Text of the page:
Posted on: 24th June 2019
According to the FCA, the number of defined benefit transfer recommendations is “deeply concerning”. The UK’s financial regulator plans to take further action to clamp down on poortransfer advice. It warned that too much advice on the market “is still not of an acceptable standard”.
On 19th June 2019, the Financial Conduct expressed concerns that advisers were still suggesting to their clients that they should move away from their defined benefitschemes. This advice has been given out despite the fact that transfers are likely to be unsuitable for most clients.
Under the current regulation, anyone who is looking to trade for a future defined benefit pension, which pays a secure income for life, for a cash lump sum today, must first seek advice from a qualified independent financial adviser if their pot is valued over £30,000. This is because the regulator believes that giving up such arrangements is not in the best interests of most people.
“We have said repeatedly that, when advising on DB transfers, advisers should start from the position that a transfer is not suitable. It is deeply concerning and disappointing to see that transfers are still being recommended at the levels we have seen,” said Megan Butler, executive director of supervision, wholesale and specialists at the FCA.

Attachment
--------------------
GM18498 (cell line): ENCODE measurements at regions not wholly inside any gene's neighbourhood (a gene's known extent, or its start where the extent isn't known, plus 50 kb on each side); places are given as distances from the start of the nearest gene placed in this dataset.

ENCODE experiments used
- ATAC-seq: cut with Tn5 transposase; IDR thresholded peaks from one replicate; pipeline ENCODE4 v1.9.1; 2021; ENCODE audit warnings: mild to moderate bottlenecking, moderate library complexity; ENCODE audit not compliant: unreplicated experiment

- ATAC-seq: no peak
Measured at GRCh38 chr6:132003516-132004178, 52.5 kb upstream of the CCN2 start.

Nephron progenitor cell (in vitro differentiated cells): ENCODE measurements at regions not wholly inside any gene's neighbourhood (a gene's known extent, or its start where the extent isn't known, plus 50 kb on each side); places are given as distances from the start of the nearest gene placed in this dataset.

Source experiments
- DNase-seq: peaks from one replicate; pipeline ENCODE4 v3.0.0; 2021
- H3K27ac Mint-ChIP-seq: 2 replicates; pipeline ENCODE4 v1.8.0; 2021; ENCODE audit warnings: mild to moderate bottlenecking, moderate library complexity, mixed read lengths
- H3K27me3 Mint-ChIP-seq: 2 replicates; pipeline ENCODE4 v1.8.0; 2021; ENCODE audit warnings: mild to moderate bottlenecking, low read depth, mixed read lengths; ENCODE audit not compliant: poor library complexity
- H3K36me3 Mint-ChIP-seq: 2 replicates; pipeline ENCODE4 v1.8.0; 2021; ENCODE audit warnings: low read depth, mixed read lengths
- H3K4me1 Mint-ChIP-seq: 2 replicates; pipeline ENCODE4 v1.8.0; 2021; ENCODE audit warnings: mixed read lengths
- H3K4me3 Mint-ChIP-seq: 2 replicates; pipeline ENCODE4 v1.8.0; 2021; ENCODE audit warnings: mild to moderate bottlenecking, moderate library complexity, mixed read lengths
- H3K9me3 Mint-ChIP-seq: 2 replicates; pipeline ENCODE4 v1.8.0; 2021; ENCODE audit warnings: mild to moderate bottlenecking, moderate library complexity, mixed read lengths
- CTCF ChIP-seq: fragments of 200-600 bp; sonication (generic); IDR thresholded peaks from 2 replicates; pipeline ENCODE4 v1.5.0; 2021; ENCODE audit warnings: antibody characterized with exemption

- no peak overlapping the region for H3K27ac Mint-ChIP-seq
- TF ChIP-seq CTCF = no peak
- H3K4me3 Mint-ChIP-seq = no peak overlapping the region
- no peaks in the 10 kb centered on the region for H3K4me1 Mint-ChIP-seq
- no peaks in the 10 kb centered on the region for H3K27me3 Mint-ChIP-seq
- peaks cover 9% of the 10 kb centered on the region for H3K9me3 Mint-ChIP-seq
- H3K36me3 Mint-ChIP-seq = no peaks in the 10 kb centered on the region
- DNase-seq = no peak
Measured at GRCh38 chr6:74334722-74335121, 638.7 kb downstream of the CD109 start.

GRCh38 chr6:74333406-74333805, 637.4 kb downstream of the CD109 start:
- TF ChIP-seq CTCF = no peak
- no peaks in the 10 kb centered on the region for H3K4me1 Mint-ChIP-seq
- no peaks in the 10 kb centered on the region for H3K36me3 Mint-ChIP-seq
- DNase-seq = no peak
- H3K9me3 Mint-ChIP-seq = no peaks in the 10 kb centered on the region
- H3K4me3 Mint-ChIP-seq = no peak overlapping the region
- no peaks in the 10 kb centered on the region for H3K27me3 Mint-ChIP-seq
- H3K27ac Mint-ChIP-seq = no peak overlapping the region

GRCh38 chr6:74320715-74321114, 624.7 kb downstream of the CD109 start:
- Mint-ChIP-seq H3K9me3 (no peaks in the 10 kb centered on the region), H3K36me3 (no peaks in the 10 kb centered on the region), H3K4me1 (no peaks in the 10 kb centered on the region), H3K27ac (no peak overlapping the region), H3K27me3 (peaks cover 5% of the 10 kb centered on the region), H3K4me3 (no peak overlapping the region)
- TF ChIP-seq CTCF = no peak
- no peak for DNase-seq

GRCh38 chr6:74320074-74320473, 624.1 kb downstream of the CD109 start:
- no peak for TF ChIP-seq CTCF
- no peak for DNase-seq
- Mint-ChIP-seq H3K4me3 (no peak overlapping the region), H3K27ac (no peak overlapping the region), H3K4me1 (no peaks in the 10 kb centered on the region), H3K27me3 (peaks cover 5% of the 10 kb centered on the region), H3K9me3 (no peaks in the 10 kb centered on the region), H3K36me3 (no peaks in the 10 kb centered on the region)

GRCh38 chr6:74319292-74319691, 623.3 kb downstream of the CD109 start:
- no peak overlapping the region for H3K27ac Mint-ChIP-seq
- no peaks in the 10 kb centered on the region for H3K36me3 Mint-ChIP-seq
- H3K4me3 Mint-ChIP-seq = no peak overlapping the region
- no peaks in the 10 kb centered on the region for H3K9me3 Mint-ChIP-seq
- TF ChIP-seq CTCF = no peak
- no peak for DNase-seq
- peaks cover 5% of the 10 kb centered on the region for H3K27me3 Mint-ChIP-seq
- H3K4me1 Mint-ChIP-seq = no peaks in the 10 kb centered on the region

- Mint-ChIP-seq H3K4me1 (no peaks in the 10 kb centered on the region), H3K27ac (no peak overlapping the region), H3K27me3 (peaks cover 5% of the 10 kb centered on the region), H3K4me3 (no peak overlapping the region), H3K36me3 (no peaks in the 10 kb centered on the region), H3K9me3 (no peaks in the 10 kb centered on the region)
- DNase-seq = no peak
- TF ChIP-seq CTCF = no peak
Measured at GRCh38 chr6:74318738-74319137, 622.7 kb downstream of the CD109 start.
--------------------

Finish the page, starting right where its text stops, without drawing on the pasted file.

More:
“Deciding whether to transfer out of a DB scheme is one of the most complex financial decisions a consumer may have to make and it is vital customers get high-quality advice. Our ambition is for pension transfer advice to reach the same standard as that of the rest of the financial advice market.”
According to an FCA survey, 1,450 out of 3,015 companies had recommended over 75 per cent of their clients to transfer between April 2015 and September 2018. This is in spite of the regulator’s opinion that more people would benefit from keeping their defined benefit pension, which pays a secure, index-linkedincome for life.
Over the period, 234,000 scheme members received transfer advice. 162,000 of those people transferring their pensions to a defined contribution arrangement that comes with more risk. The total value of DB pensions that were brought from transfer advice came to around £83 billion.
The watchdog said it had begun paying visits to firms to complete assessments of their approach to defined benefit advice. It also said it would be writing to all companies where a “potential for harm” had been identified.
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